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Quantitative and qualitative biogenic silicon analyses combining modern microscopical and spectroscopical methods

Puppe, D. and Höhn, A. and Kaczorek, D. and Wanner, M. and Sommer, M. (2017) Quantitative and qualitative biogenic silicon analyses combining modern microscopical and spectroscopical methods. In: Jahrestagung der DBG 2017: Horizonte des Bodens, 02.-07.09.2017, Göttingen.

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Abstract

Numerous organisms comprising pro- and eukaryotes are evolutionarily adapted to synthesize siliceous structures (biosilicification). In terrestrial biogeosystems biogenic silicon (BSi) accumulation of phytogenic (BSi synthesized by plants), protistic (diatoms and testate amoeba), microbial (bacteria and fungi) and zoogenic (sponges) origin results in formation of corresponding BSi pools. Accumulation and recycling of BSi in terrestrial ecosystems influence fluxes of dissolved Si from the continents to the oceans, thus act as a filter in the global Si cycle. Although the biogenic control mechanism especially of phytogenic Si pools (phytoliths) has been generally recognized since decades quantitative information on other terrestrial BSi pools is rare. Additionally, information on physicochemical properties of the various siliceous structures are needed to better understand their dissolution kinetics. We used modern microscopical (laser scanning microscopy, LSM; Scanning electron microscopy with coupled energy-dispersive X-ray spectroscopy, SEM-EDX) and spectroscopical (micro-Fourier transform infrared spectroscopy, micro-FTIR) methods for quantitative and qualitative analyses of BSi structures. LSM was used to measure volumes and surface areas of BSi structures and corresponding surface-area-to-volume ratios (A:V ratios) were calculated as an indicator for the resistibility of these siliceous structures against dissolution. Volume measurements were also used for the quantification of BSi pools by multiplication of corresponding volumes with BSi density. SEM-EDX analyses provided information on the elemental composition of different BSi structures and with the help of micro-FTIR we were able to gain specific information about chemical bonding and molecular structures of BSi. These information will help us to understand in detail dissolution kinetics of various siliceous structures, thus their role in Si cycling.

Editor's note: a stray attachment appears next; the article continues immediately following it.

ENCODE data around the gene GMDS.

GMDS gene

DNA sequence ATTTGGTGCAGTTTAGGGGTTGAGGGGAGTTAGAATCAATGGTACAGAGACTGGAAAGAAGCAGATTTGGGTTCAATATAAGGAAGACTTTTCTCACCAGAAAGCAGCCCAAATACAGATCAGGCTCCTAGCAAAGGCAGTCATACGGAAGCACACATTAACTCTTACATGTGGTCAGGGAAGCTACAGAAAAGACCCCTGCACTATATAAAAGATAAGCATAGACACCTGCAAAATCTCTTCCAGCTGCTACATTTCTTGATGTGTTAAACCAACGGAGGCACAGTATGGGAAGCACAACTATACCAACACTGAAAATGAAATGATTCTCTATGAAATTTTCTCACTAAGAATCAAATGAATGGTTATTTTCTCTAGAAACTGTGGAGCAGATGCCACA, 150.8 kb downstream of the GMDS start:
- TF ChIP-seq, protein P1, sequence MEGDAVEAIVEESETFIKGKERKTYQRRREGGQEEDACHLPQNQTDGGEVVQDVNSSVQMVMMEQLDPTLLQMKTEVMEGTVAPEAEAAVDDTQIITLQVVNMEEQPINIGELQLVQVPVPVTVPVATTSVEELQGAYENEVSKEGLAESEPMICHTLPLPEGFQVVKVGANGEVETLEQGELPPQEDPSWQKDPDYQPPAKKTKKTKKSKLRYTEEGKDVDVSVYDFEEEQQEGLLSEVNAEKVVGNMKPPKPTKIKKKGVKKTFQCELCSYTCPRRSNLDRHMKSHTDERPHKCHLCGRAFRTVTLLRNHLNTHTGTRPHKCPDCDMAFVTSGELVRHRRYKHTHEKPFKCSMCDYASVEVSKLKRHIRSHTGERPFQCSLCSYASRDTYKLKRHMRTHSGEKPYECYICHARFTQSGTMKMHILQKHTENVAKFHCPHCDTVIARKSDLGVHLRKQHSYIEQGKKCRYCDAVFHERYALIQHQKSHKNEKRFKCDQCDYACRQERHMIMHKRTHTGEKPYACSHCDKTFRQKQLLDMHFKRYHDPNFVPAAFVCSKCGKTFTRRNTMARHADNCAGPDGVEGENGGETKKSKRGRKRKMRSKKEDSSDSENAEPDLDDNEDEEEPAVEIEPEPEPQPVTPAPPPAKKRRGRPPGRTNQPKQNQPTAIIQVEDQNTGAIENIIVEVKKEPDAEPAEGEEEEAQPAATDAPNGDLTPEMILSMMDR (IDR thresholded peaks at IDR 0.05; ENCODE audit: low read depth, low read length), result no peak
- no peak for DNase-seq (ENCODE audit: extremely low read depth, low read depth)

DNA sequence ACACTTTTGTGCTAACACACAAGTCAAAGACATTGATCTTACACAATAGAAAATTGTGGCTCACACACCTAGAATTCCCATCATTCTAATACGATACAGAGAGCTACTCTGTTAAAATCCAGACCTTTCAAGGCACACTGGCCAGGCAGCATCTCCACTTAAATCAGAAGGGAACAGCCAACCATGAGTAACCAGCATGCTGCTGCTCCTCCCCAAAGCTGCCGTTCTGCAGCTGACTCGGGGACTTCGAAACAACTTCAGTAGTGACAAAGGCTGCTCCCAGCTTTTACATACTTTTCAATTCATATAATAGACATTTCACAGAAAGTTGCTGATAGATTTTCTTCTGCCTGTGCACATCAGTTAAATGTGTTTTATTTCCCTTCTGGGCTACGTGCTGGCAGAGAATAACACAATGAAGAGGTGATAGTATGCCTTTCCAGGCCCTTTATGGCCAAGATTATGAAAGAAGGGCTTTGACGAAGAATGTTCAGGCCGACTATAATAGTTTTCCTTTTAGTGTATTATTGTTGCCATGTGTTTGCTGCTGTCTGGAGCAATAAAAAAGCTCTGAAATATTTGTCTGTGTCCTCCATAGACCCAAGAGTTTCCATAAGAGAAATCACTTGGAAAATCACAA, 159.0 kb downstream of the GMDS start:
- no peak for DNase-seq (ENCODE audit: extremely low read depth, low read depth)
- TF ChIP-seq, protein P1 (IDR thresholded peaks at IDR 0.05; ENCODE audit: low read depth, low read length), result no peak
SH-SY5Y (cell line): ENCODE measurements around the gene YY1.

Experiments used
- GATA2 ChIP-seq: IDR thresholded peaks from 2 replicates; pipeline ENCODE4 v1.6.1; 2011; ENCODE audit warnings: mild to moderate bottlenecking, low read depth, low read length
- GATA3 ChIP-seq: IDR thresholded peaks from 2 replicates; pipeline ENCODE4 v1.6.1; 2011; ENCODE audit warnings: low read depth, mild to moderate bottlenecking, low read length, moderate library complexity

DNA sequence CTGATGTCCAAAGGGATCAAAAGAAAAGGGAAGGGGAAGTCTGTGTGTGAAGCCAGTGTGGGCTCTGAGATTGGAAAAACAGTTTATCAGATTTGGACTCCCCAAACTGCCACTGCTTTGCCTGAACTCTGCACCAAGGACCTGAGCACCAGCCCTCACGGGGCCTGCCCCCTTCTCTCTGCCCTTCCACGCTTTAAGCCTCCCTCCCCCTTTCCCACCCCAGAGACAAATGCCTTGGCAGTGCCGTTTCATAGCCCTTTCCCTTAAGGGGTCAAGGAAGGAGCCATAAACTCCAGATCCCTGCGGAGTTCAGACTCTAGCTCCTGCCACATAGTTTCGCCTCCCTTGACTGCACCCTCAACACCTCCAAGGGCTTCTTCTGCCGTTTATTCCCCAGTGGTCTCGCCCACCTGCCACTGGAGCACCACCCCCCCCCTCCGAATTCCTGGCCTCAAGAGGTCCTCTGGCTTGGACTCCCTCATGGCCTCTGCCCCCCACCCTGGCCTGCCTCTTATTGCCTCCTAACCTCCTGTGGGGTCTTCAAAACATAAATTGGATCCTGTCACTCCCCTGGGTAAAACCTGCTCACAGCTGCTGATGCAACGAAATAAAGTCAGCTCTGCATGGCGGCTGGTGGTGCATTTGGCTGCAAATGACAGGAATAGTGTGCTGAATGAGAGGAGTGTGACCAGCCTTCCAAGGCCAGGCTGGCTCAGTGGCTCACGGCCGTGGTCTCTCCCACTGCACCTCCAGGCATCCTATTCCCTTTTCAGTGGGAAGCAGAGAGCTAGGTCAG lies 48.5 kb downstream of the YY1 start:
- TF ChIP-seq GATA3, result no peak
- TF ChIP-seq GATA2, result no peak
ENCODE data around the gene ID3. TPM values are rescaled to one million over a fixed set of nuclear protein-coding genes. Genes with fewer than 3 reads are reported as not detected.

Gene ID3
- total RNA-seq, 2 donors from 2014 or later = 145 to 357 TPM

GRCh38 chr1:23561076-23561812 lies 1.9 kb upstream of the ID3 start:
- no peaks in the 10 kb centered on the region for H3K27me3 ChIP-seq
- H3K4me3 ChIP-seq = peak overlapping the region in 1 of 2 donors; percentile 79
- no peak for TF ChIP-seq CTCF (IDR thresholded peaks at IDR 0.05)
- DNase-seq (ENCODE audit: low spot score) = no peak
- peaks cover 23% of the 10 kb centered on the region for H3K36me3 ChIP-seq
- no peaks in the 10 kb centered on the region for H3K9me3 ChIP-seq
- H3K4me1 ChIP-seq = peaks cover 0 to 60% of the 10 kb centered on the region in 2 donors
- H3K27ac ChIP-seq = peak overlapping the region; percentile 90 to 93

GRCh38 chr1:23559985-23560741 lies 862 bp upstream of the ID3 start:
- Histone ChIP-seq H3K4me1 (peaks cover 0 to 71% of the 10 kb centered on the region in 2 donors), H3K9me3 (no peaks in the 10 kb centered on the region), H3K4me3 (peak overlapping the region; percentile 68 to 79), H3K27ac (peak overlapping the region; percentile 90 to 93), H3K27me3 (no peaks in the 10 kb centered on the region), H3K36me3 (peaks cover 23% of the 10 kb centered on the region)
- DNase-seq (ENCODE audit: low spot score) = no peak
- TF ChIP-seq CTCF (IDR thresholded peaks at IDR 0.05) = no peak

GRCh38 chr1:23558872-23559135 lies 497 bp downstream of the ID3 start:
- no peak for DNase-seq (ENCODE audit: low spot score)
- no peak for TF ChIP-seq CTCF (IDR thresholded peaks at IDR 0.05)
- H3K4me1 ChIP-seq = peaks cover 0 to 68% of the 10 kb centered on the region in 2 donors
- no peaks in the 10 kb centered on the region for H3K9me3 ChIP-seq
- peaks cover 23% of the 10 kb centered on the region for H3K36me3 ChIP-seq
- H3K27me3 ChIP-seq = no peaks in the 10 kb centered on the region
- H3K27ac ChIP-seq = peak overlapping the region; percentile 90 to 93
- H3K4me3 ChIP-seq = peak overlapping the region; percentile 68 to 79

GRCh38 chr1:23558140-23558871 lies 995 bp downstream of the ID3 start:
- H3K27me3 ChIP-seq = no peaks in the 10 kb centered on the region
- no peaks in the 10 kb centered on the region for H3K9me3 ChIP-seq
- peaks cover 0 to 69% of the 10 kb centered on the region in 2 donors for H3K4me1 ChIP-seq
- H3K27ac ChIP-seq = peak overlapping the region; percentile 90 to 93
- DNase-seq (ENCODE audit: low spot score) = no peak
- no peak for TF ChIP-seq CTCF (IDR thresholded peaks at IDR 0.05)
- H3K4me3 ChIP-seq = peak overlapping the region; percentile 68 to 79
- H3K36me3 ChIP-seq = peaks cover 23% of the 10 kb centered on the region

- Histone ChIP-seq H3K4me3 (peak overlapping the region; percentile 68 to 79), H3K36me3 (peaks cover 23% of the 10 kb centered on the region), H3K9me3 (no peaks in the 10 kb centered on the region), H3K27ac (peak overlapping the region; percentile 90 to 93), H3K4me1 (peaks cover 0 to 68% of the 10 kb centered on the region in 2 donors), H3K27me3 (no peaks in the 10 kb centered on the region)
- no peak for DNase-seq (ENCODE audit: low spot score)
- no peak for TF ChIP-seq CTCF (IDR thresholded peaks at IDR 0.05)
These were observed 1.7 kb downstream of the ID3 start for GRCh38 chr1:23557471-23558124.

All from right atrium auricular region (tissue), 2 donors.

Item Type: Conference or Workshop Item (Contribution to "Reports of the DBG")
Uncontrolled Keywords: Freie Themen
Divisions: Kommissionen > Kommission II: Bodenchemie
Depositing User: Unnamed user with email dbg@dbges.de
Date Deposited: 19 Mar 2018 21:24
Last Modified: 19 Mar 2018 21:24
URI: http://eprints.dbges.de/id/eprint/1679

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